Ah, retirement. After decades of hard work and saving up, now you can sit back and spend glorious days of rest and relaxation, with a lot of free time to do whatever you want. Some people may find that without a job, the sudden amount of free time can be staggering. It can be certainly be boring, but it doesn’t have to be! There are so many possible hobbies and activities to do, depending on your interest, personality, and preferences.
Anti-hypertensives, anti-hyperglycemic agents, medications for increased blood cholesterol, pain relievers… There are many diseases that age predisposes to. As such, it is no surprise that elderly people, especially those with chronic illnesses, have a lot of maintenance medications. This can have a number of possible negative consequences. Managing medications may be daunting, but effective management is key to you and your loved one’s independence and quality of life.
Age-related changes in the eye can be inconvenient or can result in vision loss. Because prevention is always better than cure, it is important that you are aware of these conditions and that you consult your eye doctor at the first instance of eye trouble. Regular eye exams should also be completed to maximize early detection of these conditions.
Have you noticed that your elderly loved one keeps asking you to repeat what others say, turning up the volume of the radio or television, recognizing sounds in the background (such as birds chirping or doorbells), and speaks more loudly than necessary? If you have, then your loved one may be having hearing loss.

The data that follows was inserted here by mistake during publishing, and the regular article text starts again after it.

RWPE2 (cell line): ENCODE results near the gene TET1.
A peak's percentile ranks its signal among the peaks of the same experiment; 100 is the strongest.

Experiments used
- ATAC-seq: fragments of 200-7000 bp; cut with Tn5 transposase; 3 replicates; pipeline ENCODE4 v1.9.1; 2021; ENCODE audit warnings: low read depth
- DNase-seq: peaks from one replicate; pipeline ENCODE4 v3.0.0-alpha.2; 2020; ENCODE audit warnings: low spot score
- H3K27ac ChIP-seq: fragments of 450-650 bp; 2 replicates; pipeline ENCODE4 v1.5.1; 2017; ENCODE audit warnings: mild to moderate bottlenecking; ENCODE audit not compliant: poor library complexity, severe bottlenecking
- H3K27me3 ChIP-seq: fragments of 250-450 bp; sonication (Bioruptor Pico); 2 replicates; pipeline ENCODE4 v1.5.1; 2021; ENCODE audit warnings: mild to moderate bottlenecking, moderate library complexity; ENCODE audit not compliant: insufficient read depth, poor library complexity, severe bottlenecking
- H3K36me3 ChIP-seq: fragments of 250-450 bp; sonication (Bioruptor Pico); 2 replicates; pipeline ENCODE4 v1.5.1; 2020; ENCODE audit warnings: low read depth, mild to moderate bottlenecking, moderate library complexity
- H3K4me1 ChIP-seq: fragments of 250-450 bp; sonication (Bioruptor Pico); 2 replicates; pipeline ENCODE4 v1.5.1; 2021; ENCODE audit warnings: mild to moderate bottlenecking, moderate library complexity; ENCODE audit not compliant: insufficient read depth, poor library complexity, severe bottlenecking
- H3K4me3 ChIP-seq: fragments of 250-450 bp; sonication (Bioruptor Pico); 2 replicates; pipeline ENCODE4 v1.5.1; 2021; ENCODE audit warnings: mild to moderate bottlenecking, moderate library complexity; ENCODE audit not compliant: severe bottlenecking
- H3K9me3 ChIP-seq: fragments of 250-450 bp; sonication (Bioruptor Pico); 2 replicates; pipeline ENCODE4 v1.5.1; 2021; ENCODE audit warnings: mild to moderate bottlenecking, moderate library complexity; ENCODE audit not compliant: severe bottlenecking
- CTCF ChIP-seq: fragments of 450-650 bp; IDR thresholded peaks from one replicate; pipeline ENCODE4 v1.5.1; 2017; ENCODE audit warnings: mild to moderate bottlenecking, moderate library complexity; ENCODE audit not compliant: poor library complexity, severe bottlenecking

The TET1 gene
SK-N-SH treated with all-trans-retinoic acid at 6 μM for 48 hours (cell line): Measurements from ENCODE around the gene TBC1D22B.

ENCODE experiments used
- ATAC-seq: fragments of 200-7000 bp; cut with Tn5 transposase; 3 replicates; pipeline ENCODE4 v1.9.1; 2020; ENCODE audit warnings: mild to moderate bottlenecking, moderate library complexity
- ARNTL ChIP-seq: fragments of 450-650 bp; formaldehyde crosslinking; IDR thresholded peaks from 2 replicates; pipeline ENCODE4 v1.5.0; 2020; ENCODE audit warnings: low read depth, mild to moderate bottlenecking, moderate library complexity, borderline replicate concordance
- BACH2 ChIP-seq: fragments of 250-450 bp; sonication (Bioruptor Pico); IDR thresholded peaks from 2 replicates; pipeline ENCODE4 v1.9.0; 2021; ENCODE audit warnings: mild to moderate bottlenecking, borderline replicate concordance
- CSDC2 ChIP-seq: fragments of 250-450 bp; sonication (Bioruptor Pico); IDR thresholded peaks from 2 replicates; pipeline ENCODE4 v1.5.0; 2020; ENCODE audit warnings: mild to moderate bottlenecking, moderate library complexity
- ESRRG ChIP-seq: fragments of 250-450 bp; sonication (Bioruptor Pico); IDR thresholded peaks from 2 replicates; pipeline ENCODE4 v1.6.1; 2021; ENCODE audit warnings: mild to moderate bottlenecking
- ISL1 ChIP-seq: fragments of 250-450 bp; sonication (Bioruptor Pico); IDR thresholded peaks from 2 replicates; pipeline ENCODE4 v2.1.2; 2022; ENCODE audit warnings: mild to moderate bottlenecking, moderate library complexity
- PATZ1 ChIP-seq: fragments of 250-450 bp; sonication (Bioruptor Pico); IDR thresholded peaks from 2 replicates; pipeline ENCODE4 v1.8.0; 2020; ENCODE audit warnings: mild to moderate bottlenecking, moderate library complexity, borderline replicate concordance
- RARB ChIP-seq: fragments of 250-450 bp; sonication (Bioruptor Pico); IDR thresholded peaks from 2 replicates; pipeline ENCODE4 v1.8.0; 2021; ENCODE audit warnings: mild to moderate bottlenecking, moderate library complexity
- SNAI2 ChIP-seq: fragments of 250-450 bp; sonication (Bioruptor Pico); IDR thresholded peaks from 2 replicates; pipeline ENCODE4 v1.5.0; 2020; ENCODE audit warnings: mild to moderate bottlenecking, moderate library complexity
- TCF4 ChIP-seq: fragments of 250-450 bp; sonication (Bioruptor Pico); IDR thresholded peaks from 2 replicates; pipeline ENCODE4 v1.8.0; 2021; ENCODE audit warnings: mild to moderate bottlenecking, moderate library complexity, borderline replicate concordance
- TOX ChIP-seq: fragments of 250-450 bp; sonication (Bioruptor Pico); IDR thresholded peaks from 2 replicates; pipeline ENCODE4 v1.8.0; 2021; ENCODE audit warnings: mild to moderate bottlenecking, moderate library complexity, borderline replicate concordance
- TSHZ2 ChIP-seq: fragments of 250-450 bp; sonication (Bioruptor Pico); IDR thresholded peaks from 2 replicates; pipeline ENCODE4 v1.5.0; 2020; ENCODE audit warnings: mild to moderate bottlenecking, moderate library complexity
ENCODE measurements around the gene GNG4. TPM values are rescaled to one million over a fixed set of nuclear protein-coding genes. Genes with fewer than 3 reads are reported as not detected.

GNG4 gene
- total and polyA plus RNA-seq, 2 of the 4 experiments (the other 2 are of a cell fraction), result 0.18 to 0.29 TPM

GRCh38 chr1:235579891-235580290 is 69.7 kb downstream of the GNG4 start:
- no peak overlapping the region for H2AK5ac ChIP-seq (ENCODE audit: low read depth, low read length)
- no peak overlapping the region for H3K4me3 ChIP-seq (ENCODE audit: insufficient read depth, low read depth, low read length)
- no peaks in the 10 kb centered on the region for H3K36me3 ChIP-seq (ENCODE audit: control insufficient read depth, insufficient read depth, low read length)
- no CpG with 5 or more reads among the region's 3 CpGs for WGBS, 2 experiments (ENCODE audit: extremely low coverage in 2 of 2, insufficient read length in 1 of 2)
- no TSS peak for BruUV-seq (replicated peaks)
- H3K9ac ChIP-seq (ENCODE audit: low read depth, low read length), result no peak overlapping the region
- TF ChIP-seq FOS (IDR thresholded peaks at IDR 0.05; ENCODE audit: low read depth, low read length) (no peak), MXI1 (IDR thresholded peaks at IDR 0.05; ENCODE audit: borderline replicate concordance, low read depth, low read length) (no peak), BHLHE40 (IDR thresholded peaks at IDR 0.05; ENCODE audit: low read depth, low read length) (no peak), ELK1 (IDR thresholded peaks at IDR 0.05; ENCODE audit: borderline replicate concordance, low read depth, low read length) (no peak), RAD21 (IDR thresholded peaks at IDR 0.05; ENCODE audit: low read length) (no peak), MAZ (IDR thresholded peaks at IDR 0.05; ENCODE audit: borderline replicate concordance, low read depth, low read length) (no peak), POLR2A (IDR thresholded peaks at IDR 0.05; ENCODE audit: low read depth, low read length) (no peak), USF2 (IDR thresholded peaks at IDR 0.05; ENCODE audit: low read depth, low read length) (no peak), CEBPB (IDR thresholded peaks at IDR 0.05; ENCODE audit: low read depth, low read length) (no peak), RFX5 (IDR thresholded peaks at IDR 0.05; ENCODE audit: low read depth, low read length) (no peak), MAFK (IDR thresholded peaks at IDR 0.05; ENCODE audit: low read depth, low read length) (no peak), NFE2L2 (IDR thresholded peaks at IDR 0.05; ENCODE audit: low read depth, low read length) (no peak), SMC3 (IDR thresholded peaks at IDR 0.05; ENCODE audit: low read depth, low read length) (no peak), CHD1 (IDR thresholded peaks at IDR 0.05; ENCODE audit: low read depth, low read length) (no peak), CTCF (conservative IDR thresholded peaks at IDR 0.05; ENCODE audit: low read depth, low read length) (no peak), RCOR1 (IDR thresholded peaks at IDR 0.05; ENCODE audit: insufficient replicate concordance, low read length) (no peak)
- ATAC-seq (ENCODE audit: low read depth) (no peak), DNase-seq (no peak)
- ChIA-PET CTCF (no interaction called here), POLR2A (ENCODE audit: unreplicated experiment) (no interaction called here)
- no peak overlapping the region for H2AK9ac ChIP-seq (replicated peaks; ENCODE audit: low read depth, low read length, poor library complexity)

Beautiful British Columbia (BC) — so read the vehicle license plates of cars in this Canadian province. This westernmost province of Canada has earned a reputation for being one of the most livable places on earth. Without further ado, here are the top reasons why BC is one of the best places for your retirement.
Osteoarthritis is the most common age-related joint disease that affects more than 80% of people older than 55 years of age. Arthritis of the knee and hip joints can make daily activities, such as walking, climbing stairs, and self-care, particularly difficult. Quality of life is therefore reduced, physically, emotionally, and socially.
Throughout life, there is continuous remodeling of bone, as bone is being lost and renewed. However, due to aging, more bone is lost than renewed, resulting in lower bone density than normal. This makes bones thin and weak, especially in wrist, spine and hip. Unfortunately, there are no clear-cut warning signs for osteoporosis until your loved one suffers from a fracture or has a noticeable stoop and change in posture.